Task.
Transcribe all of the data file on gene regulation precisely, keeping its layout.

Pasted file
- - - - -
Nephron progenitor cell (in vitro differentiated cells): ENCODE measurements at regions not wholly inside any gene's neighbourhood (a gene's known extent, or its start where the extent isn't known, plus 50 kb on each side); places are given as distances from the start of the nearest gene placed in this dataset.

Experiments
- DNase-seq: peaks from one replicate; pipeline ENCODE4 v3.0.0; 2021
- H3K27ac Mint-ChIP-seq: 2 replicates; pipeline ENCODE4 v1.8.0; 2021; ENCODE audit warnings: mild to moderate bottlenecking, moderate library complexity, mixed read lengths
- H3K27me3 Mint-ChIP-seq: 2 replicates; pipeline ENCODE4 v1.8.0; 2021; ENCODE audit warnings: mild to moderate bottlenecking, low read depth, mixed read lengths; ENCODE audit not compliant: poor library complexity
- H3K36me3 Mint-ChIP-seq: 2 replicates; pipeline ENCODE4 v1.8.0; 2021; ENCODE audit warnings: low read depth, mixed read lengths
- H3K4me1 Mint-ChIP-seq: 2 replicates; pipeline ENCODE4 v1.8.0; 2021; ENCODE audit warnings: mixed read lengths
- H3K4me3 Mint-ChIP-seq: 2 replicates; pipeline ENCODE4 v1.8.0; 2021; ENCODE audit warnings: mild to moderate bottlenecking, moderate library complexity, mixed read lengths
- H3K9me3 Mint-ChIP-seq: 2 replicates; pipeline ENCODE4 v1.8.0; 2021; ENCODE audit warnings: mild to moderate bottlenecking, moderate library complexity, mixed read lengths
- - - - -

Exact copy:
Nephron progenitor cell (in vitro differentiated cells): ENCODE measurements at regions not wholly inside any gene's neighbourhood (a gene's known extent, or its start where the extent isn't known, plus 50 kb on each side); places are given as distances from the start of the nearest gene placed in this dataset.

Experiments
- DNase-seq: peaks from one replicate; pipeline ENCODE4 v3.0.0; 2021
- H3K27ac Mint-ChIP-seq: 2 replicates; pipeline ENCODE4 v1.8.0; 2021; ENCODE audit warnings: mild to moderate bottlenecking, moderate library complexity, mixed read lengths
- H3K27me3 Mint-ChIP-seq: 2 replicates; pipeline ENCODE4 v1.8.0; 2021; ENCODE audit warnings: mild to moderate bottlenecking, low read depth, mixed read lengths; ENCODE audit not compliant: poor library complexity
- H3K36me3 Mint-ChIP-seq: 2 replicates; pipeline ENCODE4 v1.8.0; 2021; ENCODE audit warnings: low read depth, mixed read lengths
- H3K4me1 Mint-ChIP-seq: 2 replicates; pipeline ENCODE4 v1.8.0; 2021; ENCODE audit warnings: mixed read lengths
- H3K4me3 Mint-ChIP-seq: 2 replicates; pipeline ENCODE4 v1.8.0; 2021; ENCODE audit warnings: mild to moderate bottlenecking, moderate library complexity, mixed read lengths
- H3K9me3 Mint-ChIP-seq: 2 replicates; pipeline ENCODE4 v1.8.0; 2021; ENCODE audit warnings: mild to moderate bottlenecking, moderate library complexity, mixed read lengths